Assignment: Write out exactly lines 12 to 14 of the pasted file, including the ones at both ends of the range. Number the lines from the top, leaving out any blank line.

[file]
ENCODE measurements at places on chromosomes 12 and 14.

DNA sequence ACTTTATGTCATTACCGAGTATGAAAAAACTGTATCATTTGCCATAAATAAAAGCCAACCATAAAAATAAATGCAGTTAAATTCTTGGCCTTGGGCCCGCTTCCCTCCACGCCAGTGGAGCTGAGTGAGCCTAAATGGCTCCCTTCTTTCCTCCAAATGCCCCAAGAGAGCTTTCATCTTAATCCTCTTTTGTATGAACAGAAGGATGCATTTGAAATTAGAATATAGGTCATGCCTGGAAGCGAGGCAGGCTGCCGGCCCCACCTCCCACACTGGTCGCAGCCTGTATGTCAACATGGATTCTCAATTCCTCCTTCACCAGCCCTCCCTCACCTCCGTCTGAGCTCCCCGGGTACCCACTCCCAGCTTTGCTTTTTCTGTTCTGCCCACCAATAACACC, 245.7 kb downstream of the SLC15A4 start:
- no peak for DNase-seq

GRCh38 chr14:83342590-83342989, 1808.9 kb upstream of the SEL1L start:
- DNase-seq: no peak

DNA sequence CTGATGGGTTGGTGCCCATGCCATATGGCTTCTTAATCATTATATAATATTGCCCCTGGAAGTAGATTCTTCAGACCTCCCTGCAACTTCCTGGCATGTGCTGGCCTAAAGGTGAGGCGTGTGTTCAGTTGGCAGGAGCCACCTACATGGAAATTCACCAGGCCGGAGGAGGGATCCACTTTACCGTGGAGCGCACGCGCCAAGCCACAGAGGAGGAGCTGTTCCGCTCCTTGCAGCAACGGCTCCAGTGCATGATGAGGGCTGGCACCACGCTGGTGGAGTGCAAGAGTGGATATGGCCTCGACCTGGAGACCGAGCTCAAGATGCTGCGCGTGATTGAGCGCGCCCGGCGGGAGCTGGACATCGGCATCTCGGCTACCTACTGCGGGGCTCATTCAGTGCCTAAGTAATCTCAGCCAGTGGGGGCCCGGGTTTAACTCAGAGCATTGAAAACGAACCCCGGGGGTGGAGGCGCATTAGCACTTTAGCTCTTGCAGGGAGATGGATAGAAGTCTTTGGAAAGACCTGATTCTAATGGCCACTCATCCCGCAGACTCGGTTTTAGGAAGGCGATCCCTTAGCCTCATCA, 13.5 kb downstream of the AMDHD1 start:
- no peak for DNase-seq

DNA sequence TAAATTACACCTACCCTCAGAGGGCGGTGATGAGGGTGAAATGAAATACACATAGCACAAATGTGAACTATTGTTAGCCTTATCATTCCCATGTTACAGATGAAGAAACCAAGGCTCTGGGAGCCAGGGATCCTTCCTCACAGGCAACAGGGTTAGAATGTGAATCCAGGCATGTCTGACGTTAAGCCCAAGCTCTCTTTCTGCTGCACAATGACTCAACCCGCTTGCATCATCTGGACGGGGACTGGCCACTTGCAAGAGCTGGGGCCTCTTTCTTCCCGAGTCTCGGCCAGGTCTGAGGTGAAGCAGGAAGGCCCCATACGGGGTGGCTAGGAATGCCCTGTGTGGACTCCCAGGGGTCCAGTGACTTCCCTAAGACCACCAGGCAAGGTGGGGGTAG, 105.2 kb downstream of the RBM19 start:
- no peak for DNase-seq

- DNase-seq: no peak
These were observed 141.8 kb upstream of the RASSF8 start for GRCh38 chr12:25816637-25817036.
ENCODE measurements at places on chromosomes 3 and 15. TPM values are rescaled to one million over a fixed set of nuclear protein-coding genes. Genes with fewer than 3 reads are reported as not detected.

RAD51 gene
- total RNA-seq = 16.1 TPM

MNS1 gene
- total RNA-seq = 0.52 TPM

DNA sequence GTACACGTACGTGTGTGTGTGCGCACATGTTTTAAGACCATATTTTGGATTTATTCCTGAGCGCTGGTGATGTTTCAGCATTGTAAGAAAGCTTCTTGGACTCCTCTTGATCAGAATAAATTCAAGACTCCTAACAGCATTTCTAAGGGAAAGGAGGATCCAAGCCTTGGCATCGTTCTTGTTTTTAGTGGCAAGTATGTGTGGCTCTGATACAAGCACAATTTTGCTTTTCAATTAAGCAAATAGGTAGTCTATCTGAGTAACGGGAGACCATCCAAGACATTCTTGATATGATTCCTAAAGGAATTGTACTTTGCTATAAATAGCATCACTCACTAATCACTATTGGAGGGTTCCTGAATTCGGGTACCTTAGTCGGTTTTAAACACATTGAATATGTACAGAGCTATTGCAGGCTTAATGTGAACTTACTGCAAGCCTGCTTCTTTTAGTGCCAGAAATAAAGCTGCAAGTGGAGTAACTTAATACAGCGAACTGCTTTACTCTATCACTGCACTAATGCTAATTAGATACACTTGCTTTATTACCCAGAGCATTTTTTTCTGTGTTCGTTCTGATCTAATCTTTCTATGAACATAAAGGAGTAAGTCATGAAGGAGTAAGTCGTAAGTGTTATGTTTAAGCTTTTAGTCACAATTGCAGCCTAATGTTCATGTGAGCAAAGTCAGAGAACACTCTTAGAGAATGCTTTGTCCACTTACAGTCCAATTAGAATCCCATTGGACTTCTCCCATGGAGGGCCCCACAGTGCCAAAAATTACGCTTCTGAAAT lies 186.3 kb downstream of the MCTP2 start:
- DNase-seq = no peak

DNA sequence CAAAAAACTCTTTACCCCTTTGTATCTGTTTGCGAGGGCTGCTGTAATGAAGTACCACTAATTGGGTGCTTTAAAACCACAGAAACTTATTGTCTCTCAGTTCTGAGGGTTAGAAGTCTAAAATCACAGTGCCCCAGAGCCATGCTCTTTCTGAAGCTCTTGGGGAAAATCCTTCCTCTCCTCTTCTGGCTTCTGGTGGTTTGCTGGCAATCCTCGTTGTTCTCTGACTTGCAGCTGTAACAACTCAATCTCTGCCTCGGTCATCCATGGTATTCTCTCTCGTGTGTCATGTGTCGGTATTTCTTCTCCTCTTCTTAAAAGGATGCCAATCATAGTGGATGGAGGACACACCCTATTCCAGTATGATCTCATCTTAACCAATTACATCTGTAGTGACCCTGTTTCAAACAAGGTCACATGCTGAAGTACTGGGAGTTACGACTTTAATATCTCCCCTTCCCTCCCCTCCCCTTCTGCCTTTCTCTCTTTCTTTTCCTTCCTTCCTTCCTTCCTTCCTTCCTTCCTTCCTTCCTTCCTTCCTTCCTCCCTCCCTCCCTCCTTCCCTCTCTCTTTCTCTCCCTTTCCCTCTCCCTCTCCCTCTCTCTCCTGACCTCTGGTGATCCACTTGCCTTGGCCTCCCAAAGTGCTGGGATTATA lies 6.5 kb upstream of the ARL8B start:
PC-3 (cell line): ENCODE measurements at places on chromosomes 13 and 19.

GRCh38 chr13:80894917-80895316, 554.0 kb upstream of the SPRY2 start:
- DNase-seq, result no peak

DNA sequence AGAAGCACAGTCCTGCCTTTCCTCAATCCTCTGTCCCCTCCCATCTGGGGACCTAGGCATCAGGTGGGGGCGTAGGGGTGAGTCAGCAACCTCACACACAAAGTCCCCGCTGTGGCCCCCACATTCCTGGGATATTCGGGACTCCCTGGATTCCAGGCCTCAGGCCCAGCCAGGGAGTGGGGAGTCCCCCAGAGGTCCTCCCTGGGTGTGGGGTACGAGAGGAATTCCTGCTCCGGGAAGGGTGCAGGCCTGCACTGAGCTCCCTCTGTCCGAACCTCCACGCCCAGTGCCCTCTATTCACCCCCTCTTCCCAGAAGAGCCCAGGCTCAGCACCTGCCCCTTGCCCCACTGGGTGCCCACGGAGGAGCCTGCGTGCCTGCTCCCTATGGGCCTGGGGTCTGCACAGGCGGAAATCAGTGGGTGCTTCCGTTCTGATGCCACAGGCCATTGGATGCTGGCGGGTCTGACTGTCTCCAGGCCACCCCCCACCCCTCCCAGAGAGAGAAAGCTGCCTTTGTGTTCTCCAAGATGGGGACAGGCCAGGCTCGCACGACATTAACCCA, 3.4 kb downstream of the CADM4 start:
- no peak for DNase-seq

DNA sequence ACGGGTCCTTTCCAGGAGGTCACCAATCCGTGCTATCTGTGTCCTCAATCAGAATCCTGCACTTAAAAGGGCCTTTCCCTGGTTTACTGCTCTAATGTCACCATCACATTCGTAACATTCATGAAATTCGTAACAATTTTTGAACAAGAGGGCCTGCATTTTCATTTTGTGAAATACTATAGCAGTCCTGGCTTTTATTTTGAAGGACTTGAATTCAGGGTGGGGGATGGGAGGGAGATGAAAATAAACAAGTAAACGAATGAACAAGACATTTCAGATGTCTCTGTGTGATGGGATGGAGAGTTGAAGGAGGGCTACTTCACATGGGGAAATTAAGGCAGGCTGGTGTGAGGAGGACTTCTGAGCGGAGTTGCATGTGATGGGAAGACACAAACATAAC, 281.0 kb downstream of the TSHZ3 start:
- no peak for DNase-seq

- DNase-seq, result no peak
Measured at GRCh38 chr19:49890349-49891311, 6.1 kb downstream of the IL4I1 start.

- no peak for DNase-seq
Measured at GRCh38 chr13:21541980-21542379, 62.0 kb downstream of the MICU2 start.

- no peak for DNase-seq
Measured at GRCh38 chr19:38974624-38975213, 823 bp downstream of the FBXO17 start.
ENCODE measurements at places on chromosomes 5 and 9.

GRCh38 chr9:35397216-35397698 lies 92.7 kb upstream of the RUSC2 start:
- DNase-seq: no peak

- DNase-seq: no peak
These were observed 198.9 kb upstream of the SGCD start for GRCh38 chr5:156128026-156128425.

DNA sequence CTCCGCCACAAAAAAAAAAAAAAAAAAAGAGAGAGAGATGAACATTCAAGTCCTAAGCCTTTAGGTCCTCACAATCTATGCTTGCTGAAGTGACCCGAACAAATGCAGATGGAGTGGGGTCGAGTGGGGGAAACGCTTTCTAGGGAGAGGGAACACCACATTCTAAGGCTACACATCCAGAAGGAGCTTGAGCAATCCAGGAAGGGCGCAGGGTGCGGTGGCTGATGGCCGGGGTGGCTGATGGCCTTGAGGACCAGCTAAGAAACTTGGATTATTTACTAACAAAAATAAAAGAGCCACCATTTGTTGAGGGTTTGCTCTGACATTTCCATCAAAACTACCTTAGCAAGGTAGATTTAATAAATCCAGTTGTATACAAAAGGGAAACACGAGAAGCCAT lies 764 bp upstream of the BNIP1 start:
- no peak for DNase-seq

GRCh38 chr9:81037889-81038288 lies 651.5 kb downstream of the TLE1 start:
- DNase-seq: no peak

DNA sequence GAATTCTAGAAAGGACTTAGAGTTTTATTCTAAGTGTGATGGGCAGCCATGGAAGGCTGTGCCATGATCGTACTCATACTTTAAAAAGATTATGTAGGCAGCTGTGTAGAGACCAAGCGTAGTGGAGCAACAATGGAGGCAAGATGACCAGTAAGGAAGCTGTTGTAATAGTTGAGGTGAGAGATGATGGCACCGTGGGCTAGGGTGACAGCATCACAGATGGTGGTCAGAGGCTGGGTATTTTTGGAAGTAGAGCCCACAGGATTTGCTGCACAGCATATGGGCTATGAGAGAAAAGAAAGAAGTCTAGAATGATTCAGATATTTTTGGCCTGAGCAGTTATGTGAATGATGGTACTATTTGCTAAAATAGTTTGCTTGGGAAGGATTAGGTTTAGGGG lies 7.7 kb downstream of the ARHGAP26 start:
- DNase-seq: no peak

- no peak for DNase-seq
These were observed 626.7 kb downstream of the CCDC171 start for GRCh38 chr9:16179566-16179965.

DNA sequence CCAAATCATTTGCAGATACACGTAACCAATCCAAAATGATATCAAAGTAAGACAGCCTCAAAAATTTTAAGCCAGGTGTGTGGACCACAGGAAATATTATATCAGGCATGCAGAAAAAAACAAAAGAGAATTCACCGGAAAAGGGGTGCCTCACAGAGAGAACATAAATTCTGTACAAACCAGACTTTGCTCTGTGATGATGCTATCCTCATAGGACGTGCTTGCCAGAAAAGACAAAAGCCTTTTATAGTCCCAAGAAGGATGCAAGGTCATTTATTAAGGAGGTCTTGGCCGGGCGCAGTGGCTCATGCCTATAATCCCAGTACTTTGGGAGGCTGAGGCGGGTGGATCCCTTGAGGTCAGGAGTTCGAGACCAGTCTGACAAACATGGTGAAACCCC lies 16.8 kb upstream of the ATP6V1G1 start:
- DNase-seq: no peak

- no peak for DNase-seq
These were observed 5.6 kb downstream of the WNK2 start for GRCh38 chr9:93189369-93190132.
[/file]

ENCODE measurements at places on chromosomes 3 and 15. TPM values are rescaled to one million over a fixed set of nuclear protein-coding genes. Genes with fewer than 3 reads are reported as not detected.

RAD51 gene
- total RNA-seq = 16.1 TPM